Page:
Resurgent Abu adds to Wolfpacks growing arsenal

Abu scored 14 points and added nine rebounds in his best performance of the last three weeks to help lead State to a 99-78 rout of Fairfield at PNC Arena

Eamon Queeney—The North State Journal
Seen in a double exposure created in camera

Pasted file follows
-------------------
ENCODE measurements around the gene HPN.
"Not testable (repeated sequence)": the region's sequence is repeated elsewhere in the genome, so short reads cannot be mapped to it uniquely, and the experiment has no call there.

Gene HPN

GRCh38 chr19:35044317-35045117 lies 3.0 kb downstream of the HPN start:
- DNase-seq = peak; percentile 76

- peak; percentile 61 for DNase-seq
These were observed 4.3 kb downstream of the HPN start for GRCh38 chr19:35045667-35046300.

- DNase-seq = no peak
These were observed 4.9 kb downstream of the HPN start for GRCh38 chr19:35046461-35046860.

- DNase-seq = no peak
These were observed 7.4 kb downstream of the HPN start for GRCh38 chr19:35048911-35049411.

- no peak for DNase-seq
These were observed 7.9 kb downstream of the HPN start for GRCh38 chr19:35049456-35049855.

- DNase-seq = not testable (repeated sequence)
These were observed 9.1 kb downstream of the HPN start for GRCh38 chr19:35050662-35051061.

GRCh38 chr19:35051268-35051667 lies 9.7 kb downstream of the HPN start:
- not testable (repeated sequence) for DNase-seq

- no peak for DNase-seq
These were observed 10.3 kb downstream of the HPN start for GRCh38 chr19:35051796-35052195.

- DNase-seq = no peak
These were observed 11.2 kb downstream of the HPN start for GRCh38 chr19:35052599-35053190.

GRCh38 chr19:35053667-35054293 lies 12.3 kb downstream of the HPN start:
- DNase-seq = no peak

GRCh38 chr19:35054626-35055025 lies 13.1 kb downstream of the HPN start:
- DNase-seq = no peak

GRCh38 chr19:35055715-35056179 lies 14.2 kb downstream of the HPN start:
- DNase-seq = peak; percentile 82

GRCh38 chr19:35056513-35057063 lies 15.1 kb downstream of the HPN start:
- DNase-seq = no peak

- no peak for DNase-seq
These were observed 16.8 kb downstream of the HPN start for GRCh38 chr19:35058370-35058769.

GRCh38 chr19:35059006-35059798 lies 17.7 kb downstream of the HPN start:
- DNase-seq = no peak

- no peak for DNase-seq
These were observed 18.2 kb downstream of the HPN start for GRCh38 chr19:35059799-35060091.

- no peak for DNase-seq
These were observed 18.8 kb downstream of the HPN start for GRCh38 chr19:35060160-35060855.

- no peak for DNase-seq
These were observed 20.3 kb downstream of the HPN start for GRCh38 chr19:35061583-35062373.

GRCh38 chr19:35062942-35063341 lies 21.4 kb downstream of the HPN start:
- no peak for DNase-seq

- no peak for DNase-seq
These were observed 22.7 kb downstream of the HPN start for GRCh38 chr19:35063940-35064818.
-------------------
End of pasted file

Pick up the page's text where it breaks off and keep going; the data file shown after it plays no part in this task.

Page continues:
RALEIGH — The NC State basketball team keeps adding new pieces to its puzzle as the start of ACC play draws nearer. Its latest new weapon, however, isn’t new at all. Abdul-Malik Abu has been something of a forgotten man in the Wolfpack lineup recently thanks to the play of freshman point guard Dennis Smith Jr. and transfer sharpshooter Terry Henderson, combined with the long-awaited introduction into the rotation of five-star big man Omer Yurtseven. But Sunday, the junior forward provided a reminder of how good he can be, too. Abu scored 14 points and added nine rebounds in his best performance of the last three weeks to help lead State to a 99-78 rout of Fairfield at PNC Arena. “Malik hasn’t played well and today he was better,” Wolfpack coach Mark Gottfried said. “He did a nice job, one rebound away from a double-double. He’s concentrated around the rim, got the ball in the basket, made the mid-range jump shot. He’s got to get a little confidence, got to get him back to playing little better.” Abu, State’s top returning scorer and rebounder from last season, began to show some signs of life against Appalachian State on Wednesday after suffering through a stretch in which he failed to reach double figures in three of four games. He built on that momentum Sunday. Instead of settling for midrange jumpers, as he has of late, Abu used his 6-foot-8, 240-pound frame to get inside Fairfield’s zone defense, establish himself on the low post and score when his team needed it most. He was especially effective early in the second half, when after the Stags had erased all but four points of what had once been a 17-point Wolfpack lead, he scored twice from close range to get his team headed back in the right direction again. “We really weren’t happy with the end of the first half, because we felt like we had our foot on the pedal and they cut it down,” Abu said. “We’ve been preaching in the locker room that it’s going to get real really fast before we know it and we can never let up. So we went out there and tried to tell the young guys that this is very serious, we just have to play hard.” While Abu and fellow veteran Henderson led by example, the latter riddling Fairfield’s zone with six three-pointers on his way to a game-high 25 points, those youngsters quickly followed. Freshman point guard Dennis Smith Jr. added five treys of his own while contributing 17 points, nine assists and five rebounds while first-year transfer Torin Dorn had 12 points. Yurtseven, playing in only his second game since gaining his eligibility following a nine-game NCAA suspension, had an encouraging effort by going 6 of 11 from the floor for 12 points, with six rebounds, three assists and a block in 28 minutes. His most meaningful contribution, however, may not have shown up on the score sheet. Rather, it was the influence his presence on the floor may have had on Abu’s resurgent performance. “We felt like we could go right inside, get the ball around the basket, jump right over them and score,” Gottfried said. “Malik new that. We talked about that the last couple of days. “I do think that with Omer in there, he’s such a good passer from the high post, it kind of opens everything up. He just seems to move it real well from there. That’s going to be a big plus for our team. I think everybody, like Malik today, they’re all going to benefit from the way he passes the ball.” As much of an influence as Yurtseven’s passing had on Abu, along with the familiarity he and his teammates are starting to gain with their new roles and rotation, his work in practice also played a role in his strong effort Sunday. “I go through the ups-and-downs,” Abu said. “I’ve been trying to stay in the gym and wait for my moments.” Teammate Henderson said it was only a matter of time before one of those moments arrived. “He can do that,” Henderson said. “He just needs to slow down, take his time and let the game come to him. He’s been big for us, so it’s no surprise for me. We already knew what he could do.”